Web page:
Thursday, October 15, 2009

Love Is Gentle

I was listening to a song the other day, and some of the words were “Love is gentle, and love is kind.” The truth of that really touched me. We think of love as being a feeling—an emotion—but true love is more of a doing. Love touches, love gives, love is gentle, and it is kind. That’s how we know it. We know love by its fruits. Love acts: It listens, it caresses, it nourishes, it nurtures. It does whatever is needed of it. Love naturally responds to life as it presents itself.

Romantic love isn’t like this at all. It is a giddy feeling, an excitement, an anticipation of getting something from someone. It makes us feel like a kid at Christmas—“Yippee! I’m going to get what a want!” Romance is exciting, fun, and feels wonderful, but it’s not really love. It’s too self-centered for that. When we are in love, we are often oblivious to the needs of others, as we have only the beloved on our mind. We become fascinated and obsessed with the beloved to the exclusion of everything else. We love the beloved, not for what he or she is, but for what we think that person might mean to us and to our life. We are excited because the beloved is believed to enhance us. The feelings of romantic love are created by an illusion (i.e., psychological projection) and by the release of certain chemicals in the brain. Romantic feelings are a very different kind of love than true love; they are a falling in love with what we hope will be our salvation and happiness forever. That kind of love never lasts; it often disappears upon getting to know someone better. If we are lucky, it turns into something more true, more real, more akin to our true nature.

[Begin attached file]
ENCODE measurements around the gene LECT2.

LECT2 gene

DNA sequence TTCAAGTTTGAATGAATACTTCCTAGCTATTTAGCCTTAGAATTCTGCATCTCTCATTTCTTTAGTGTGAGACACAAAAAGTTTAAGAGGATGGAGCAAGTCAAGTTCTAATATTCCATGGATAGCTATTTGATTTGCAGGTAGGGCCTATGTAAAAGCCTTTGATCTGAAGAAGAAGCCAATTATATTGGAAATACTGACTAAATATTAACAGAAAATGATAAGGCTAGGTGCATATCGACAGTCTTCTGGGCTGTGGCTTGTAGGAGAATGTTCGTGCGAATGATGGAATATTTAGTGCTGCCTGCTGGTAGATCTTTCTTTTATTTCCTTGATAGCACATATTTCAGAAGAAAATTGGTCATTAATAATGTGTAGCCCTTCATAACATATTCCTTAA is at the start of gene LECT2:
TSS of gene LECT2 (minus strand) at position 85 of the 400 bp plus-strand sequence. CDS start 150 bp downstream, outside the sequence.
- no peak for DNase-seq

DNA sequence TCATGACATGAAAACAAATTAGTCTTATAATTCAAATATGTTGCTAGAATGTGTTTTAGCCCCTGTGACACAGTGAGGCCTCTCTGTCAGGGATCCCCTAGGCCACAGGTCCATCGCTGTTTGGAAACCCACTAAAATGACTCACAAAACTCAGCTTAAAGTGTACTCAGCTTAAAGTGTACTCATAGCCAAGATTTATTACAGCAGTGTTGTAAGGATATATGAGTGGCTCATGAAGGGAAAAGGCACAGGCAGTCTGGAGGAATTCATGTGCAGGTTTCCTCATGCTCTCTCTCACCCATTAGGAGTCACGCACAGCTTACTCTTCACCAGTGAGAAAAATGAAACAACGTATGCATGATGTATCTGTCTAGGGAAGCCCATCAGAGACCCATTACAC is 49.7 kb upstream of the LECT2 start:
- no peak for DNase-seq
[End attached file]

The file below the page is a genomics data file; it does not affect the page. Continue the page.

It is our nature to love, to be gentle, to be kind. When all thoughts drop away or are ignored, love is our natural response to life. The only thing that ever interferes with love is a thought, usually a judgment or a fear. These are the enemies of true love. They undermine it and eat away at it, or prevent it altogether. Love cannot exist in the ego’s world of judgment and fear. And yet we, as humans, need and want love so desperately. Because of this, we learn to love for love’s sake, for the joy of loving, without conditions, just because it is our nature. We learn to move beyond the ego’s judgments and fears because doing so is the only way to get what we really want—true love. To get that, we need to return Home, and so we eventually do. We find a way to love in spite of our judgments and fears. We discover this very simple truth: Love is an act of kindness, not a giddy feeling. Love is a doing, a natural expression of our true nature, not a feeling we get from others. The ego manipulates others to do what it wants so that it can feel love, but that is the opposite of love. Love allows others to be just as they are; it supports and nurtures, listens, and cares. Love flows toward others from within us. It exists within us and is not gotten from others.

This kind of love is the most fulfilling thing in the world. Experiencing it doesn’t require that you be beautiful or rich or healthy or intelligent or have a special talent or standing in life; experiencing it only requires that you express it. It is free, and it frees us, and it frees others from the ensnarement of the false self. It is the greatest gift, and one that doesn’t cost the giver anything. It takes nothing from the giver and returns everything. This is the great secret we are meant to discover.

Gina Lake

No comments:

Post a Comment